Rubio: No, they haven’t. After that hearing, we know for a fact that he was now the source. Not only that, but he’s talked to multiple reporters. I don’t know of any other chairman of the Joint Chiefs that has spent that much time talking to reporters about books regarding the previous administration. This is not a former Joint Chiefs of Staff chairman. This is the current and acting one. And it really begins to inject military and military officials into a place that is very dangerous for them to be. And so I can reach only two conclusions: Either (a) this was nothing but a normal call to the Chinese and him exaggerating to these reporters, or (b) him actually undermining the chain of command because he decided that the direction the president was going was dangerous. It’s one of those two. And neither one of them is good. And I don’t think that the chairman of the Joint Chiefs should be a position that is this politicized. We shouldn’t be talking about him in these things that much. And the reason why we are? It’s because he decided to sit there and give these lengthy interviews on background, by the way, not just to Bob Woodward and Robert Costa but apparently multiple other reporters working on books as well.

O’Donnell: I’m going to move along to politics. You will be a candidate for reelection on the ballot next year. You’re in the national conversation. What role do you think President Trump has in the Republican Party today, and going forward?

Rubio: Donald Trump is the most popular, most widely supported, most influential Republican in the country. That itself is explanatory about what role he can play and is going to play. What role he wants to play is up to him to decide. But you can’t have someone who’s the most popular, the most well known, and the most influential Republican not be a factor in these races. There are a lot of people out there, including in my party, that strongly support the president, because even though they don’t agree with him on every issue, they view him as someone who was willing to fight, someone who was willing to take the slings and arrows of those who are unfair in the coverage of the conservative movement. I also think that in retrospect, some of the disasters we’ve seen over the last six to eight weeks in the current administration have allowed people to draw a point of comparison. You look at the migratory crisis at the border, the withdrawal from Afghanistan, a series of things, and you say to yourself, Donald Trump tweeted things I didn’t agree with or did—said—this or said that, but we didn’t have that sort of policy chaos that we’re now seeing in place after place under the current administration. But to answer your question, I think Donald Trump is the most influential and popular Republican in the country right now. Public polling says it. Common sense tells me that.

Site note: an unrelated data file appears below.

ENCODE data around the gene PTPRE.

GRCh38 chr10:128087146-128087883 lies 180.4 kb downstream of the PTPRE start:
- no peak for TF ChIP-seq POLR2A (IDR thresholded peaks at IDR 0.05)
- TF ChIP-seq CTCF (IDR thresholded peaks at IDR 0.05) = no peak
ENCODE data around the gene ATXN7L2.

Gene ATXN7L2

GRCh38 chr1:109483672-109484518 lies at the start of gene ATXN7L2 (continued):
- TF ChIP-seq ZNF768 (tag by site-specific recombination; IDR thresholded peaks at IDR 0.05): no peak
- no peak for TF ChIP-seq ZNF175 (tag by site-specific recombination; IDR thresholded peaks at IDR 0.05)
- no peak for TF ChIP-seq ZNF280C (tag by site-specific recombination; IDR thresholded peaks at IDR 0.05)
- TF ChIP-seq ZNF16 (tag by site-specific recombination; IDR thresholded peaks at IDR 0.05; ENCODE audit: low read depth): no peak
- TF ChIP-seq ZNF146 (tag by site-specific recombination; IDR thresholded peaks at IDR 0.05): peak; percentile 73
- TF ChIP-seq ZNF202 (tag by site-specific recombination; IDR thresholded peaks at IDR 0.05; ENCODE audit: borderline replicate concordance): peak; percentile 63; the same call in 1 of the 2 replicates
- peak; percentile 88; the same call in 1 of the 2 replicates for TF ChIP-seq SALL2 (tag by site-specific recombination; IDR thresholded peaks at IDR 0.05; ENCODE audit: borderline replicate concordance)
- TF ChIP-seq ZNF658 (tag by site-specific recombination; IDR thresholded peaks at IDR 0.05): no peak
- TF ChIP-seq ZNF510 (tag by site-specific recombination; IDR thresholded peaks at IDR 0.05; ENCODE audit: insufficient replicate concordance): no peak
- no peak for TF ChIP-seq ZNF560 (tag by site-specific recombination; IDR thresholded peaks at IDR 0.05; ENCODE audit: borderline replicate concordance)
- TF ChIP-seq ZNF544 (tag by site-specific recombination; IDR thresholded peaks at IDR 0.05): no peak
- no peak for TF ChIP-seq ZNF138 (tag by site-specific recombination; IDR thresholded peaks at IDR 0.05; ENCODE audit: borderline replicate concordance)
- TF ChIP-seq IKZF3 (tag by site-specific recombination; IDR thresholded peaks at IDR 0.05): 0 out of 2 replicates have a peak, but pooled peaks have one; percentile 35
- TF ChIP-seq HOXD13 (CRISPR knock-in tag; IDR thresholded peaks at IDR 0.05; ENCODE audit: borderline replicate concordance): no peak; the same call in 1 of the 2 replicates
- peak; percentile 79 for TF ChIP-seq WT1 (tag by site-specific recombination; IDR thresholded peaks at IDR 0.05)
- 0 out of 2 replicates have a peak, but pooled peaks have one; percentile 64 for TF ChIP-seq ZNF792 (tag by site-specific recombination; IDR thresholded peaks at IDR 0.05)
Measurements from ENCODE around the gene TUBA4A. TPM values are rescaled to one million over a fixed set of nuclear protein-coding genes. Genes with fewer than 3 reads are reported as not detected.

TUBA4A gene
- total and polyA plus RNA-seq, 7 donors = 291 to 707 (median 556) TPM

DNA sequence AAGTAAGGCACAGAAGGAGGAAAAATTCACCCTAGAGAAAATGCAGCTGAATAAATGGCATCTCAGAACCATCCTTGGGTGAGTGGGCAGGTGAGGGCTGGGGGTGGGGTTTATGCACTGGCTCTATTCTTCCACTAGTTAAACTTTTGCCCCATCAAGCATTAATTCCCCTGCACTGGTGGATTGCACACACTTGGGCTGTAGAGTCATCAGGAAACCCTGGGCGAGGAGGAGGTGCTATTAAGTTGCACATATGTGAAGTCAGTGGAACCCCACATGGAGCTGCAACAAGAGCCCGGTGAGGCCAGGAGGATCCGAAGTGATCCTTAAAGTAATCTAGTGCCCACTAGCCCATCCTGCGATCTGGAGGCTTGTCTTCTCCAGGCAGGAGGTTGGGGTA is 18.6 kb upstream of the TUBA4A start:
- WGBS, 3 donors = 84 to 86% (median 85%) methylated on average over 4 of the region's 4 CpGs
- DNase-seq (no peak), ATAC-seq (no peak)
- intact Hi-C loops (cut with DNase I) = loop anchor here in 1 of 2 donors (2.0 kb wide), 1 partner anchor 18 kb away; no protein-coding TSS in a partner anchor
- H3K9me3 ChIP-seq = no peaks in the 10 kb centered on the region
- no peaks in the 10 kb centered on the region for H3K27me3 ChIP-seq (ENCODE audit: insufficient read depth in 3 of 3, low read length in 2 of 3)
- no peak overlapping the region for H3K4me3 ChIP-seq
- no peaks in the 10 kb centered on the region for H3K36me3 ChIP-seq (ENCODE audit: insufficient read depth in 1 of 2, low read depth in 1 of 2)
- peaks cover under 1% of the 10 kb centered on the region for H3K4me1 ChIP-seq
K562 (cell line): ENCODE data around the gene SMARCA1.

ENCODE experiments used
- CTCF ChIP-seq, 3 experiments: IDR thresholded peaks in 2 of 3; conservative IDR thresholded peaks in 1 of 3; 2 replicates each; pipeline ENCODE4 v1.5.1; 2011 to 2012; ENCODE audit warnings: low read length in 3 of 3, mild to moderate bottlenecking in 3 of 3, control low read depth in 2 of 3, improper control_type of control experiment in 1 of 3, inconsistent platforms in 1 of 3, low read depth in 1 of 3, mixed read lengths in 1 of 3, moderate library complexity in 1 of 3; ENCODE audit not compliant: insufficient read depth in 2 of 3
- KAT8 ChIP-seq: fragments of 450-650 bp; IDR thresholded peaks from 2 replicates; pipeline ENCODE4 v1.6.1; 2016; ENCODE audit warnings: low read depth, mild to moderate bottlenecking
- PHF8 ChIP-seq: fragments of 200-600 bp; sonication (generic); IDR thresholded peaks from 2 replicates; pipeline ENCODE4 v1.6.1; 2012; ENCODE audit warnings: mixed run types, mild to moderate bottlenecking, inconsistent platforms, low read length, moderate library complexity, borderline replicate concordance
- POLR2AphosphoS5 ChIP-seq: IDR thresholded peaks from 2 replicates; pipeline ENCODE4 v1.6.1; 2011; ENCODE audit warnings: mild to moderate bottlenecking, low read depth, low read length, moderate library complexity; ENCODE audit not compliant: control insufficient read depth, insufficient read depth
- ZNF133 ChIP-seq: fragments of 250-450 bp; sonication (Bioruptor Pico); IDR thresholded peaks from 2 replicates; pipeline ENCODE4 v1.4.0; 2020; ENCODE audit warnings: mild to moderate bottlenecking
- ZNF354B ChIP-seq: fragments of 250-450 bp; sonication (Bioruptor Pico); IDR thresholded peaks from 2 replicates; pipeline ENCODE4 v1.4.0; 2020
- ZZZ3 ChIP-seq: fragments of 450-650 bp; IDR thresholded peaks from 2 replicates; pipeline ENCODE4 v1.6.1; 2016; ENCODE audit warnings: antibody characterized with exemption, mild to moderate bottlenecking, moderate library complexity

O’Donnell: And is he using that influence, Senator, in a way that you think is constructive: the way he talks about January 6, the way he talks about the election that he lost to Joe Biden, the way he talks about COVID? Is he using that influence to help the country? He does not espouse vaccinations beyond acknowledging he got vaccinated. He has many followers who have not sought vaccination. He talks about the insurrection and the events on January 6 as if that didn’t happen. Is he using that influence in a way that you think is good for the country?

Rubio: He certainly has strong opinions, and he’s giving those strong opinions. And some people agree with him and some people don’t.

O’Donnell: Do you?

Rubio: I believe people should be vaccinated, for example. I’ve been vaccinated. I’ve repeatedly said I think people should be vaccinated. What I don’t believe is that I or any other government official should have the power to force people to get vaccinated. And I think it’s ironic that we are in a country where a Border Patrol agent who is unvaccinated can be fired, but someone who migrates here illegally from another country can enter the country without being vaccinated and is released into the general population. Americans are being fired from their jobs, but foreigners can enter the country illegally and not be vaccinated. That’s an absurd outcome.

O’Donnell: In your home state right now, the case count is going down after a very, very difficult period. In the last week, it has dropped in terms of COVID-positive cases. But Florida remains in the top 10 for the rate of death. Is there more that you or other Republican officeholders could do to encourage vaccination? You don’t blink about saying you’ve been vaccinated and you believe in vaccinations, but is there something more you could do to try to get those who have not gotten vaccinated to be open to that?

Rubio: I don’t know how else we can encourage more vaccination other than to tell people it’s safe and effective and they should be vaccinated. But there’s a difference between encouraging vaccination, which I don’t think anyone disagrees with, and certainly I don’t, and mandating it and telling people “We’re going to fire you if you don’t.” At the end of the day, there is something called personal responsibility in this country. I wish people exercised more. I wish people would lose weight. I wish people would monitor their blood sugar so they don’t have a diabetic episode that can cost them their lives down the road. But just because we think that’s the right thing for people to do, there are some things we can’t force people to do. I personally know people that haven’t been vaccinated, and because I care about it, it frustrates me. But I have to separate that from the idea that I’m going to try to punish, persecute, stigmatize them, because in many cases that becomes highly counterproductive. I’m not sure why there is this hysteria about forcing people to get vaccinated. And I think practically it doesn’t work. It becomes counterproductive, and it creates an additional irritant in an already deeply divided country.